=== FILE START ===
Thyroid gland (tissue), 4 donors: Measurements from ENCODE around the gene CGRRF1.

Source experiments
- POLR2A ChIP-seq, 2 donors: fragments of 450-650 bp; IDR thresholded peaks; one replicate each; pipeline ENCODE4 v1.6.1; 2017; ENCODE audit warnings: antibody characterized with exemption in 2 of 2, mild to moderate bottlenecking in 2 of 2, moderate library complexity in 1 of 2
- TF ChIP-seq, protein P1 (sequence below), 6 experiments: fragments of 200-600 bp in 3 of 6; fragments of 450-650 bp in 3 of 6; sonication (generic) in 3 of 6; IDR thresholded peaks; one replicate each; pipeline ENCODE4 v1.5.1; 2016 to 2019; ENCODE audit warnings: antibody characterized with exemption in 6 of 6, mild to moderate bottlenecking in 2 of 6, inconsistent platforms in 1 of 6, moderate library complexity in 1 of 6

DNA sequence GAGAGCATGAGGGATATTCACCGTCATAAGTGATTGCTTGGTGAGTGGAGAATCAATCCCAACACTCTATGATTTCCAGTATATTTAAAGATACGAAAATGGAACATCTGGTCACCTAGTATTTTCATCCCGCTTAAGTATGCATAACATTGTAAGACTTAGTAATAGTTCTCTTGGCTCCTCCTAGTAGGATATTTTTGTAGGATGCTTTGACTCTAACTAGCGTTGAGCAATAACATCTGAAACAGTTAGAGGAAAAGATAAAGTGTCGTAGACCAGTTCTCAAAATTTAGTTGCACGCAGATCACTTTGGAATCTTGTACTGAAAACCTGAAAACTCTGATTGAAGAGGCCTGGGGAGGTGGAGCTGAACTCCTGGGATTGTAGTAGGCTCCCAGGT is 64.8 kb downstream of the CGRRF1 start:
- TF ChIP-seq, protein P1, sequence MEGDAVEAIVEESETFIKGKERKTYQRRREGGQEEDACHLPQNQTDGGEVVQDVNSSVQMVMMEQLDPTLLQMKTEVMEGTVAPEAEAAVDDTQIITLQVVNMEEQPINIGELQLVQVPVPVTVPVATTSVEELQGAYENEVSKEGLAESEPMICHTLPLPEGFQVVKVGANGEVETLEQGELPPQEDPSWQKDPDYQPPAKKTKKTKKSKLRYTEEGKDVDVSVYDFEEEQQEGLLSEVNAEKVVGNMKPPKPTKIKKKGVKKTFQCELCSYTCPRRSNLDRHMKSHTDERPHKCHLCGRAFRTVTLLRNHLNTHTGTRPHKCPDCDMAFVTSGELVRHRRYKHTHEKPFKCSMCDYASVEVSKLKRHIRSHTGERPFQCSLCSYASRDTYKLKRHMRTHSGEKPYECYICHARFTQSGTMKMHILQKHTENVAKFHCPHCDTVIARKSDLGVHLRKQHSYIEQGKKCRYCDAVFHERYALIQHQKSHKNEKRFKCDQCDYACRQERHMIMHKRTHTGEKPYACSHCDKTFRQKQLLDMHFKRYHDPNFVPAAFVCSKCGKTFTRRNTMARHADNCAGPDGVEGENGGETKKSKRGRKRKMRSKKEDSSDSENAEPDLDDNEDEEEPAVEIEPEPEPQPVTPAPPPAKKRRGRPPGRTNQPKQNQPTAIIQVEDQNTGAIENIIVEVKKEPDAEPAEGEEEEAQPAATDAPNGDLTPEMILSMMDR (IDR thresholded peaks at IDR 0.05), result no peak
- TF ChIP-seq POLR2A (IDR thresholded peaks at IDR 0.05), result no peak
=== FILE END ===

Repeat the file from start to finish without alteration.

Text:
Thyroid gland (tissue), 4 donors: Measurements from ENCODE around the gene CGRRF1.

Source experiments
- POLR2A ChIP-seq, 2 donors: fragments of 450-650 bp; IDR thresholded peaks; one replicate each; pipeline ENCODE4 v1.6.1; 2017; ENCODE audit warnings: antibody characterized with exemption in 2 of 2, mild to moderate bottlenecking in 2 of 2, moderate library complexity in 1 of 2
- TF ChIP-seq, protein P1 (sequence below), 6 experiments: fragments of 200-600 bp in 3 of 6; fragments of 450-650 bp in 3 of 6; sonication (generic) in 3 of 6; IDR thresholded peaks; one replicate each; pipeline ENCODE4 v1.5.1; 2016 to 2019; ENCODE audit warnings: antibody characterized with exemption in 6 of 6, mild to moderate bottlenecking in 2 of 6, inconsistent platforms in 1 of 6, moderate library complexity in 1 of 6

DNA sequence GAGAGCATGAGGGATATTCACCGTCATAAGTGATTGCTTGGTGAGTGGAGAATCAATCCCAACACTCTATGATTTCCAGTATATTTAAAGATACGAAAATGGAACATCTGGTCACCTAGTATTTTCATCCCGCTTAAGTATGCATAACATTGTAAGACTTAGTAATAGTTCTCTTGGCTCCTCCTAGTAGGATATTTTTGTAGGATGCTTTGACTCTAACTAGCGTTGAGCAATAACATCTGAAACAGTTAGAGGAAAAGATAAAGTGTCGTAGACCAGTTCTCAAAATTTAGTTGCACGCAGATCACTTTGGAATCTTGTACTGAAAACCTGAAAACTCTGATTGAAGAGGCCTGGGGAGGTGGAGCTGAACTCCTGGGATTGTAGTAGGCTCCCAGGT is 64.8 kb downstream of the CGRRF1 start:
- TF ChIP-seq, protein P1, sequence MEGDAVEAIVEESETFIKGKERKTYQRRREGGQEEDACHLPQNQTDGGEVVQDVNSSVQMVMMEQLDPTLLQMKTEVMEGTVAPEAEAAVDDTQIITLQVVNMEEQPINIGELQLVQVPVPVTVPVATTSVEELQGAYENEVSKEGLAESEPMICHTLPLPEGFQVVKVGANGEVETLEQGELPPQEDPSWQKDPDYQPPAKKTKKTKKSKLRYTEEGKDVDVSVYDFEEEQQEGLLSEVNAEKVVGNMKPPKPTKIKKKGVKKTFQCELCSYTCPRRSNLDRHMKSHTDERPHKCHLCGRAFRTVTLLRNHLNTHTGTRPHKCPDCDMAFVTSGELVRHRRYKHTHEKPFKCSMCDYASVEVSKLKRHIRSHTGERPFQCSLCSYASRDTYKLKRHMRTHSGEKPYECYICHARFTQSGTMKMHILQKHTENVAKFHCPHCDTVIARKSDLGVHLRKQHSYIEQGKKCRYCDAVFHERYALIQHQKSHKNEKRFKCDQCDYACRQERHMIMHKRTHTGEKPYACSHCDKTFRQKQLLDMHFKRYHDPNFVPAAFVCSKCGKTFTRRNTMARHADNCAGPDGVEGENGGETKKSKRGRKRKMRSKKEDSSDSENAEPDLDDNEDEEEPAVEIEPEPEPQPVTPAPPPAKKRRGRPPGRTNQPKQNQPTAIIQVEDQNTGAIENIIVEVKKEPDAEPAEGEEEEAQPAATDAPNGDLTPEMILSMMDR (IDR thresholded peaks at IDR 0.05), result no peak
- TF ChIP-seq POLR2A (IDR thresholded peaks at IDR 0.05), result no peak